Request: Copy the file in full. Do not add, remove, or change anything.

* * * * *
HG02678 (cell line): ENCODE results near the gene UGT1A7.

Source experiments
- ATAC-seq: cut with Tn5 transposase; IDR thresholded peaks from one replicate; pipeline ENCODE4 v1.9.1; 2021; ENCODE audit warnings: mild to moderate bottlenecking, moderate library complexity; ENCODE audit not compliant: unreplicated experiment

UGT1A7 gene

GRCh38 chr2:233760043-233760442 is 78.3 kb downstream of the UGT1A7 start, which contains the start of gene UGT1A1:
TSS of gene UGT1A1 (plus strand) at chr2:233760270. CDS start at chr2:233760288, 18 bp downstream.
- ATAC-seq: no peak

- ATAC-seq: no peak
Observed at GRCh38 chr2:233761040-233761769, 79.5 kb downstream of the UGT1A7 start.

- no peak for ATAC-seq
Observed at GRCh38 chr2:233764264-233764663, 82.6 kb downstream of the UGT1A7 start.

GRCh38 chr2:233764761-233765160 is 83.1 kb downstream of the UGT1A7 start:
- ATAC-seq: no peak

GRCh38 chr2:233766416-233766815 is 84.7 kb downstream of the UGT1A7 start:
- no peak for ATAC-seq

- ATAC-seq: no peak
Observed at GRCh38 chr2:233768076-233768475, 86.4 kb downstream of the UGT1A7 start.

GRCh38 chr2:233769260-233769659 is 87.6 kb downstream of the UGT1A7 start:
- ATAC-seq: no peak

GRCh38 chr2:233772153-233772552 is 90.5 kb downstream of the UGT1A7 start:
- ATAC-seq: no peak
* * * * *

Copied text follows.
HG02678 (cell line): ENCODE results near the gene UGT1A7.

Source experiments
- ATAC-seq: cut with Tn5 transposase; IDR thresholded peaks from one replicate; pipeline ENCODE4 v1.9.1; 2021; ENCODE audit warnings: mild to moderate bottlenecking, moderate library complexity; ENCODE audit not compliant: unreplicated experiment

UGT1A7 gene

GRCh38 chr2:233760043-233760442 is 78.3 kb downstream of the UGT1A7 start, which contains the start of gene UGT1A1:
TSS of gene UGT1A1 (plus strand) at chr2:233760270. CDS start at chr2:233760288, 18 bp downstream.
- ATAC-seq: no peak

- ATAC-seq: no peak
Observed at GRCh38 chr2:233761040-233761769, 79.5 kb downstream of the UGT1A7 start.

- no peak for ATAC-seq
Observed at GRCh38 chr2:233764264-233764663, 82.6 kb downstream of the UGT1A7 start.

GRCh38 chr2:233764761-233765160 is 83.1 kb downstream of the UGT1A7 start:
- ATAC-seq: no peak

GRCh38 chr2:233766416-233766815 is 84.7 kb downstream of the UGT1A7 start:
- no peak for ATAC-seq

- ATAC-seq: no peak
Observed at GRCh38 chr2:233768076-233768475, 86.4 kb downstream of the UGT1A7 start.

GRCh38 chr2:233769260-233769659 is 87.6 kb downstream of the UGT1A7 start:
- ATAC-seq: no peak

GRCh38 chr2:233772153-233772552 is 90.5 kb downstream of the UGT1A7 start:
- ATAC-seq: no peak